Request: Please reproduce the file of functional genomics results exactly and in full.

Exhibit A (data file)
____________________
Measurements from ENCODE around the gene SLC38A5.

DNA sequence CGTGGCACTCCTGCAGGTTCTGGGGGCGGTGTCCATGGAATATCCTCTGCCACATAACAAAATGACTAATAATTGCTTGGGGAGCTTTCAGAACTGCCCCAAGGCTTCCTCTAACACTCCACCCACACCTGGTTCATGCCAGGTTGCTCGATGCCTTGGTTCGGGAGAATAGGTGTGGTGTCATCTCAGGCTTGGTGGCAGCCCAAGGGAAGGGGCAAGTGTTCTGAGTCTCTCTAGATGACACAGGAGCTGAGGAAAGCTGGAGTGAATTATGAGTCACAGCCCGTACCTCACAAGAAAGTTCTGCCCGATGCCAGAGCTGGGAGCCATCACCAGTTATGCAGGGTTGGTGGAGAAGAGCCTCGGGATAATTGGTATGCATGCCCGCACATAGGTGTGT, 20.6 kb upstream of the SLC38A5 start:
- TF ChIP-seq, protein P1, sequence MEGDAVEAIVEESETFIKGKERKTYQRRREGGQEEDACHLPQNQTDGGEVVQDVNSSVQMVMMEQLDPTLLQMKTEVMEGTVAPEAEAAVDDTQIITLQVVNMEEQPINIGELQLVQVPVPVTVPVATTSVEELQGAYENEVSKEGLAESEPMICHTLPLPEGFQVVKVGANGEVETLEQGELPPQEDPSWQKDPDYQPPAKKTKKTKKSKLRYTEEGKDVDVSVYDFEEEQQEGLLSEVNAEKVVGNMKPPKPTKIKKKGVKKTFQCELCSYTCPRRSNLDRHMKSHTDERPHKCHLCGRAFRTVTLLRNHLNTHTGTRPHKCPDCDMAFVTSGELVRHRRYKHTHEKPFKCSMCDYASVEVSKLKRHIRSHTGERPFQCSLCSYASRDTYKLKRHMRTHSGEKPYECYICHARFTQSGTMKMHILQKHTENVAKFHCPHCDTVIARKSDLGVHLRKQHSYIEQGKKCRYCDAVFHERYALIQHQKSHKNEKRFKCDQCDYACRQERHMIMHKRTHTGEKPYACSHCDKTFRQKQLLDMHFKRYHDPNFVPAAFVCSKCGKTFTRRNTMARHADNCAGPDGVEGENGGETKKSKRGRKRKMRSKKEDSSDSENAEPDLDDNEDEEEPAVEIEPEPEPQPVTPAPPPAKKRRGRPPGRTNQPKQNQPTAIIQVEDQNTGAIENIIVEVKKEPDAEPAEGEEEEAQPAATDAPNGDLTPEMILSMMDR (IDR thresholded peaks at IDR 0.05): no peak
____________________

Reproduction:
Measurements from ENCODE around the gene SLC38A5.

DNA sequence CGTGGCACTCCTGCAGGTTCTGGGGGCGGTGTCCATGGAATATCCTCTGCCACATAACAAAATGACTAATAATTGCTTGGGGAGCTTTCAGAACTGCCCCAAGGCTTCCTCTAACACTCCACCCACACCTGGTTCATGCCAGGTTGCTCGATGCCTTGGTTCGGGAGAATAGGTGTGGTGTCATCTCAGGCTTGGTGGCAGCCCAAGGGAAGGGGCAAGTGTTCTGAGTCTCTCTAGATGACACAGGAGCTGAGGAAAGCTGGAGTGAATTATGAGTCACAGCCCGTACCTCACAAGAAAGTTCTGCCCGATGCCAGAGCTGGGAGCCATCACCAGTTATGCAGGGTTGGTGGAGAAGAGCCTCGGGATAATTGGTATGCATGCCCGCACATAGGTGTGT, 20.6 kb upstream of the SLC38A5 start:
- TF ChIP-seq, protein P1, sequence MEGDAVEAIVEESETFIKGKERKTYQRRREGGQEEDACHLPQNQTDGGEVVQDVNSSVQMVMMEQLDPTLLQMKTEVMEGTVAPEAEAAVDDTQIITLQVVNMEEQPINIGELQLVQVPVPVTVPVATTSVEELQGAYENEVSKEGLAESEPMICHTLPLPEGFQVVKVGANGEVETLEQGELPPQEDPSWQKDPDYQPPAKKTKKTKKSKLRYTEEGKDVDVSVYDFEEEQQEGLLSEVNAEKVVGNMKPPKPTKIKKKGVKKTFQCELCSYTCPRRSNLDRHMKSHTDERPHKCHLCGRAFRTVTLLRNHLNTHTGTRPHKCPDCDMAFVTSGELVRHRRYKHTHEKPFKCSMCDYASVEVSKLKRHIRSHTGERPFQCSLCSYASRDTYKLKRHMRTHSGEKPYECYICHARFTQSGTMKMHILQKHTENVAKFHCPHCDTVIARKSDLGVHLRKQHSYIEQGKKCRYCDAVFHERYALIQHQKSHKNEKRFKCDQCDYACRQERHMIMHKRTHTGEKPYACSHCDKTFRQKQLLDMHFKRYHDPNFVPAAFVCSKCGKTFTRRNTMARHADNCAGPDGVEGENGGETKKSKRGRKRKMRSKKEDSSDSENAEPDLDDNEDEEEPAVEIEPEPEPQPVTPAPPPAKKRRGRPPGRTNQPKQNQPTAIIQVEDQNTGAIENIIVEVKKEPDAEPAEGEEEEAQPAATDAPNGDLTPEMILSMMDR (IDR thresholded peaks at IDR 0.05): no peak